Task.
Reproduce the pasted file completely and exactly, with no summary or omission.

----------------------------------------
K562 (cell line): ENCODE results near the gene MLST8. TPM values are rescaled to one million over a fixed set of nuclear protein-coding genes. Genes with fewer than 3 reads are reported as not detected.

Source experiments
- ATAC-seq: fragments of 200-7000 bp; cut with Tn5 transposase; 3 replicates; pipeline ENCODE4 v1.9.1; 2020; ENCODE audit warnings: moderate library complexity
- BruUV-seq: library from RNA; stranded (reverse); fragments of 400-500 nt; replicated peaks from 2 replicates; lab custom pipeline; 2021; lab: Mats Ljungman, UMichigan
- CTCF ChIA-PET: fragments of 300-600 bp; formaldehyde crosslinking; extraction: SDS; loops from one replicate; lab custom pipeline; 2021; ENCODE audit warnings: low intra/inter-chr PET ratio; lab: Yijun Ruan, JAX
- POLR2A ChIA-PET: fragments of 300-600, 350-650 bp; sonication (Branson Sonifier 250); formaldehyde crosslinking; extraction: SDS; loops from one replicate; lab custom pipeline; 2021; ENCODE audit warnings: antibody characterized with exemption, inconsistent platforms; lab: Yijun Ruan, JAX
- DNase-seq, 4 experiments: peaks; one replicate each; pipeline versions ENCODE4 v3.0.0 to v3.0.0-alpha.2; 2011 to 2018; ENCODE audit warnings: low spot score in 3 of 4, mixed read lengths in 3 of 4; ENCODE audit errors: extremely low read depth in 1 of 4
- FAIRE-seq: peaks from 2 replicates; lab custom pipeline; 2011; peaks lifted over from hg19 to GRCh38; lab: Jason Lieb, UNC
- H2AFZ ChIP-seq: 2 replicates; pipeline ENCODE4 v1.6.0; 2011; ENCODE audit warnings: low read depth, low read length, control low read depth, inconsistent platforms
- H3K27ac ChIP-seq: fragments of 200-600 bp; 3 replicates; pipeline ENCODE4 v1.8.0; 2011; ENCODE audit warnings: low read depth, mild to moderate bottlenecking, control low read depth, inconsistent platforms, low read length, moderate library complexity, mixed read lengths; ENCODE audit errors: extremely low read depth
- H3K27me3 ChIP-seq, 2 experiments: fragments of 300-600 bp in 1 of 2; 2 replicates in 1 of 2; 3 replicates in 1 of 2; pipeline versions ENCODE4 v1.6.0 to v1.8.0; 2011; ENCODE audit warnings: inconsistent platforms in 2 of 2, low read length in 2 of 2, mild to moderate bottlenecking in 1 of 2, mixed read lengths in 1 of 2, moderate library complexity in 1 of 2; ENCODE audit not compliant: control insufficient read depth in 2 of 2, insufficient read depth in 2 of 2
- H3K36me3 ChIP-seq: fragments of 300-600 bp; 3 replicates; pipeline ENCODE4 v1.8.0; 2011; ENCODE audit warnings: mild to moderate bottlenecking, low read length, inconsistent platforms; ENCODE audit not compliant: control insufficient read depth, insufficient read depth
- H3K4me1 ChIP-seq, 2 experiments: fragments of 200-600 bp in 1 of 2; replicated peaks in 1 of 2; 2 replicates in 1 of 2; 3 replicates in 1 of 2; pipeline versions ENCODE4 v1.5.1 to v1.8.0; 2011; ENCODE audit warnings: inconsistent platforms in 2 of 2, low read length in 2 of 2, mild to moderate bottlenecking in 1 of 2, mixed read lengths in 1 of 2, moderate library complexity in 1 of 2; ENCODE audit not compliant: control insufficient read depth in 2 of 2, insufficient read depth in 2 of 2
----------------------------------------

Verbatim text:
K562 (cell line): ENCODE results near the gene MLST8. TPM values are rescaled to one million over a fixed set of nuclear protein-coding genes. Genes with fewer than 3 reads are reported as not detected.

Source experiments
- ATAC-seq: fragments of 200-7000 bp; cut with Tn5 transposase; 3 replicates; pipeline ENCODE4 v1.9.1; 2020; ENCODE audit warnings: moderate library complexity
- BruUV-seq: library from RNA; stranded (reverse); fragments of 400-500 nt; replicated peaks from 2 replicates; lab custom pipeline; 2021; lab: Mats Ljungman, UMichigan
- CTCF ChIA-PET: fragments of 300-600 bp; formaldehyde crosslinking; extraction: SDS; loops from one replicate; lab custom pipeline; 2021; ENCODE audit warnings: low intra/inter-chr PET ratio; lab: Yijun Ruan, JAX
- POLR2A ChIA-PET: fragments of 300-600, 350-650 bp; sonication (Branson Sonifier 250); formaldehyde crosslinking; extraction: SDS; loops from one replicate; lab custom pipeline; 2021; ENCODE audit warnings: antibody characterized with exemption, inconsistent platforms; lab: Yijun Ruan, JAX
- DNase-seq, 4 experiments: peaks; one replicate each; pipeline versions ENCODE4 v3.0.0 to v3.0.0-alpha.2; 2011 to 2018; ENCODE audit warnings: low spot score in 3 of 4, mixed read lengths in 3 of 4; ENCODE audit errors: extremely low read depth in 1 of 4
- FAIRE-seq: peaks from 2 replicates; lab custom pipeline; 2011; peaks lifted over from hg19 to GRCh38; lab: Jason Lieb, UNC
- H2AFZ ChIP-seq: 2 replicates; pipeline ENCODE4 v1.6.0; 2011; ENCODE audit warnings: low read depth, low read length, control low read depth, inconsistent platforms
- H3K27ac ChIP-seq: fragments of 200-600 bp; 3 replicates; pipeline ENCODE4 v1.8.0; 2011; ENCODE audit warnings: low read depth, mild to moderate bottlenecking, control low read depth, inconsistent platforms, low read length, moderate library complexity, mixed read lengths; ENCODE audit errors: extremely low read depth
- H3K27me3 ChIP-seq, 2 experiments: fragments of 300-600 bp in 1 of 2; 2 replicates in 1 of 2; 3 replicates in 1 of 2; pipeline versions ENCODE4 v1.6.0 to v1.8.0; 2011; ENCODE audit warnings: inconsistent platforms in 2 of 2, low read length in 2 of 2, mild to moderate bottlenecking in 1 of 2, mixed read lengths in 1 of 2, moderate library complexity in 1 of 2; ENCODE audit not compliant: control insufficient read depth in 2 of 2, insufficient read depth in 2 of 2
- H3K36me3 ChIP-seq: fragments of 300-600 bp; 3 replicates; pipeline ENCODE4 v1.8.0; 2011; ENCODE audit warnings: mild to moderate bottlenecking, low read length, inconsistent platforms; ENCODE audit not compliant: control insufficient read depth, insufficient read depth
- H3K4me1 ChIP-seq, 2 experiments: fragments of 200-600 bp in 1 of 2; replicated peaks in 1 of 2; 2 replicates in 1 of 2; 3 replicates in 1 of 2; pipeline versions ENCODE4 v1.5.1 to v1.8.0; 2011; ENCODE audit warnings: inconsistent platforms in 2 of 2, low read length in 2 of 2, mild to moderate bottlenecking in 1 of 2, mixed read lengths in 1 of 2, moderate library complexity in 1 of 2; ENCODE audit not compliant: control insufficient read depth in 2 of 2, insufficient read depth in 2 of 2